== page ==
PCR mutagenesis

Contributed by Matt Lewis <hop2kin@yahoo.co.uk>

PCR mutagenesis is a method for generating site-directed mutagenesis. This method can generate mutations (base substitutions, insertions, and deletions) from double-stranded plasmid without the need for subcloning into M13-based bacteriophage vectors and for ssDNA rescue.

This method uses a proof-reading polymerase to read all the way around a plasmid and thus incorporate the primer as the new (mutant) sequence. Only a few (say 12) PCR cycles are performed on a relatively large amount of plasmid template to minimise the chance of expanding PCR sequence errors.

method/46/731px-PCR_tubes.png
  • You need two primers, complementary to each other, containing the new (mutant) sequence flanked by 20 bases on each side.

*For example, suppose you have the following sequence in some gene in some plasmid;

CTA CTT CCA GAG ACA ACT GAT CTC TAC TGT TAT GAG CAA TTA AAT GAC AGC GGG

And you want to change it to; CTA CTT CCA GAG ACA ACT GAT CTC TAC GGT TAT GAG CAA TTA AAT GAC AGC GGG

One primer will be; . . . . .5’ . . CCA GAG ACA ACT GAT CTC TAC GGT TAT GAG CAA TTA AAT GAC AGC 3’

and the other primer will be the exact complement; `. . . . .5’ . . GCT GTC ATT TAA TTG CTC ATA ACC GTA GAG ATC AGT TGT CTC TGG 3’`*

  • In the PCR reaction most of these primers will be annealing to each other (and thus not extending - hence avoid normal Taq) whilst a few will be annealing to your target sequence with a small mismatch in the middle.

The primers must be FPLC, HPSF or PAGE gel purified (to avoid annoying n-1 primers).

Contrary to popular opinion there is no need to phosphorylate the 5’ ends.

  • Pre-heated the PCR machine to 94C.
  • This PCR reaction requires a proof-reading polymerase such as Pfu polymerase. Make up your reaction mixture as follows:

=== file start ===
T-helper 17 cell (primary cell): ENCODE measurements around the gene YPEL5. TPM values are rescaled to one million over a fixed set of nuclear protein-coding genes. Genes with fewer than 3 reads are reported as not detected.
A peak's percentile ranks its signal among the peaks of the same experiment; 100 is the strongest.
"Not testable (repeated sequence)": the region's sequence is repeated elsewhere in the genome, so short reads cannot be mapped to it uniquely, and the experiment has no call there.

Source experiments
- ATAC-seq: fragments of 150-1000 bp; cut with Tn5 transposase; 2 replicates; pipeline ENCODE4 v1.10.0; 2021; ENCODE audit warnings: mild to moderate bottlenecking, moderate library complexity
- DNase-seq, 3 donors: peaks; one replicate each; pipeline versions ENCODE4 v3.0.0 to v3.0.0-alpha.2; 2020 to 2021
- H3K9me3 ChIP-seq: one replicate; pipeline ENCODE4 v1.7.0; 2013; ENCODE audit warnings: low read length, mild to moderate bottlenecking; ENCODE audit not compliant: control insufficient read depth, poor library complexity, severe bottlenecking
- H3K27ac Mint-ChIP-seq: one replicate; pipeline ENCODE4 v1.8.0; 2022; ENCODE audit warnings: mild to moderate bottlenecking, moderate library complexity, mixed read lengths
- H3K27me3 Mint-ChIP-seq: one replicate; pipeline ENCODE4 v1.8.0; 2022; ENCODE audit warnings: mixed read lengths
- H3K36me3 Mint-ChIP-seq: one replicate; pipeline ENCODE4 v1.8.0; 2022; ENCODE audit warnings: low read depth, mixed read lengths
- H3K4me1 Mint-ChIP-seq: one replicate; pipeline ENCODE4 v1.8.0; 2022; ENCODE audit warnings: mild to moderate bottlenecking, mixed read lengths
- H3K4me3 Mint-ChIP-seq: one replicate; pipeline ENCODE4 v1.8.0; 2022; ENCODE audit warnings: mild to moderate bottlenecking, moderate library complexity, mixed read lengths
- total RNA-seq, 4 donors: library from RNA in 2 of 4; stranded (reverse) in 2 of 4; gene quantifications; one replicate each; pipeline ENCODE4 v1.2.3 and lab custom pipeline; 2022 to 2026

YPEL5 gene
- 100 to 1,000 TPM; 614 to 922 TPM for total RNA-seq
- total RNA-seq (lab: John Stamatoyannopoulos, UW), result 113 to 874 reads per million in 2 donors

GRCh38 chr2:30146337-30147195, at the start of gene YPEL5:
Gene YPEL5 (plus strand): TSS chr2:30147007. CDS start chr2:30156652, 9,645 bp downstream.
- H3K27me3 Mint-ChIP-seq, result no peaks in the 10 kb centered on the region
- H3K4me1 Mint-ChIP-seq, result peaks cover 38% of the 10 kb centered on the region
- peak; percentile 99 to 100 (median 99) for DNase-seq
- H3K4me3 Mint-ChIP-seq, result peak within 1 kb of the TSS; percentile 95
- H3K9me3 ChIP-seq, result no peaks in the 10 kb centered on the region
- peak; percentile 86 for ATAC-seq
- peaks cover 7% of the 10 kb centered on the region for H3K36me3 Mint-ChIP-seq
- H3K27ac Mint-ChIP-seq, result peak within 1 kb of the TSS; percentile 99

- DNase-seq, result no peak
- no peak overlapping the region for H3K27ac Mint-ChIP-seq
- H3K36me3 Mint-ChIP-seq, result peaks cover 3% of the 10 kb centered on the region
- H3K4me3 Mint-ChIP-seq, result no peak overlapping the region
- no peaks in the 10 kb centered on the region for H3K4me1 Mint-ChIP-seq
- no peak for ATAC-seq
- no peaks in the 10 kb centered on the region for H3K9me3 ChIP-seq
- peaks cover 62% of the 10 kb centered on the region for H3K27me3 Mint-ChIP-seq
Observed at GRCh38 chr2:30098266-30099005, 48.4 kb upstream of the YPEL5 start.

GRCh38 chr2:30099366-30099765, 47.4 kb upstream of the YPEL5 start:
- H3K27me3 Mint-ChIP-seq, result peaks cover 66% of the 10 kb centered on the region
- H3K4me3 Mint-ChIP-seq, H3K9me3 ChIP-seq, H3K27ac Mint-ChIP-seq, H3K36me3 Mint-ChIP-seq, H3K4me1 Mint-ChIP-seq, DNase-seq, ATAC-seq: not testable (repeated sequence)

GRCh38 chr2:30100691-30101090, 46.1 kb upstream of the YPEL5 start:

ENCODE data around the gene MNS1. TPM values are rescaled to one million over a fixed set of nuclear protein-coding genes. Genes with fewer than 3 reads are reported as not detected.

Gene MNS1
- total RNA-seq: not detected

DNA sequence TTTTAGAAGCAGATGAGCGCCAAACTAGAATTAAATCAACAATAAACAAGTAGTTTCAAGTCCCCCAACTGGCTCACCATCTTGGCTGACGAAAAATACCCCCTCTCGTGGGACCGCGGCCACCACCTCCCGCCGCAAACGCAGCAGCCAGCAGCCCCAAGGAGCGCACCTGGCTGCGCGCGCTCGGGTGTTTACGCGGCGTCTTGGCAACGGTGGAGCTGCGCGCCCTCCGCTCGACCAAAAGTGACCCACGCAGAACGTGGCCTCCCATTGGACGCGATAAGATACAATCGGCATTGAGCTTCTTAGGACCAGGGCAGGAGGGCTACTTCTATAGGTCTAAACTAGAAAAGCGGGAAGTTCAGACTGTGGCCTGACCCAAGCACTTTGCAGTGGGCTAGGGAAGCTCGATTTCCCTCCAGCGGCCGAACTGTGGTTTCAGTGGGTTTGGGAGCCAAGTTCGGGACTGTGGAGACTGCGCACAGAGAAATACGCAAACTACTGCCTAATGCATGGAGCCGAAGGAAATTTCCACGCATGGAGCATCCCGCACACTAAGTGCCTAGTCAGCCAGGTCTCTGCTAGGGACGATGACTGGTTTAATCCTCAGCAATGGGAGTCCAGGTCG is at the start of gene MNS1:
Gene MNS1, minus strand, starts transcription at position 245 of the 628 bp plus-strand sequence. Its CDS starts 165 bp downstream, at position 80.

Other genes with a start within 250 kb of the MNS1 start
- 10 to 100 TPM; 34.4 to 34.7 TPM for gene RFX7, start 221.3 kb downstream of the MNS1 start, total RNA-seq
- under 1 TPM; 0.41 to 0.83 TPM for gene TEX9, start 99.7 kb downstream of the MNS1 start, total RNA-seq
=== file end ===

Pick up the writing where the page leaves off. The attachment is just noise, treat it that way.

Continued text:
5ul| 10 x Pfu polymerase buffer (inc Mg) 4ul| 10mM dNTPs (i.e. a mixture of all four at 10mM each) 0.2ul| Primer 1 (primers are ~42 mers at 100pmol/ul) 0.2ul| Primer 2 1ul| Plasmid template (10ng) 37.6ul| H2O 2ul| Pfu polymerase

Keep on ice until you put it into the PCR machine.

*Pfu polymerase contains a 3’-5’ exonuclease and it will start to chew up single-stranded DNA (the primers) from the 3’ end making them shorter and less specific. Therefore assemble the reaction on ice adding the enzyme last. *

  • Run PCR programme as follows

Duration|Temperature|Cycles -|-|- 60 seconds|94C|1 30 seconds|94C|12 30 seconds|55C|- 12 minutes|68C|-

  • The extension temperature is 68C to minimize ‘breathing’ of the 5’ end of primer. Then, when the polymerase has read all the way around the plasmid it is less likely to displace the primer and incorporate the ‘old’ sequence from the plasmid. The extension time is 2 minutes per kb of plasmid.*
  • Cool the PCR reaction to room temperature and add 1ul of restiction enzyme DpnI.
  • Incubate at 37C for 1 hour.

*DpnI is a 4-cutter which only cuts dam methylated DNA. The parental plasmid DNA will be cut to pieces whilst the nascent PCR DNA is left intact. All routine E.coli strains have an intact dam methylase system. Check in the back of the NEB catalogue if unsure. *

  • Transform 5ml and 45ml of the reaction into competent E.coli.

*There is no need to carry out a ligation before the transformation. The PCR product is a ‘nicked’ circle with the nicks in opposite strands displaced by 42bp. This is identical to a classical de-phosphorylated vector plus insert transformation (with a 42bp insert). *

  • Miniprep some colonies, check that they are the expected size and screen 2 of them by sequencing.

Once confirmed, subclone the gene out of the plasmid back into the vector in the classical way to avoid sequencing the whole vector for any PCR errors.

This method is based, with permission, on an original protocol available here.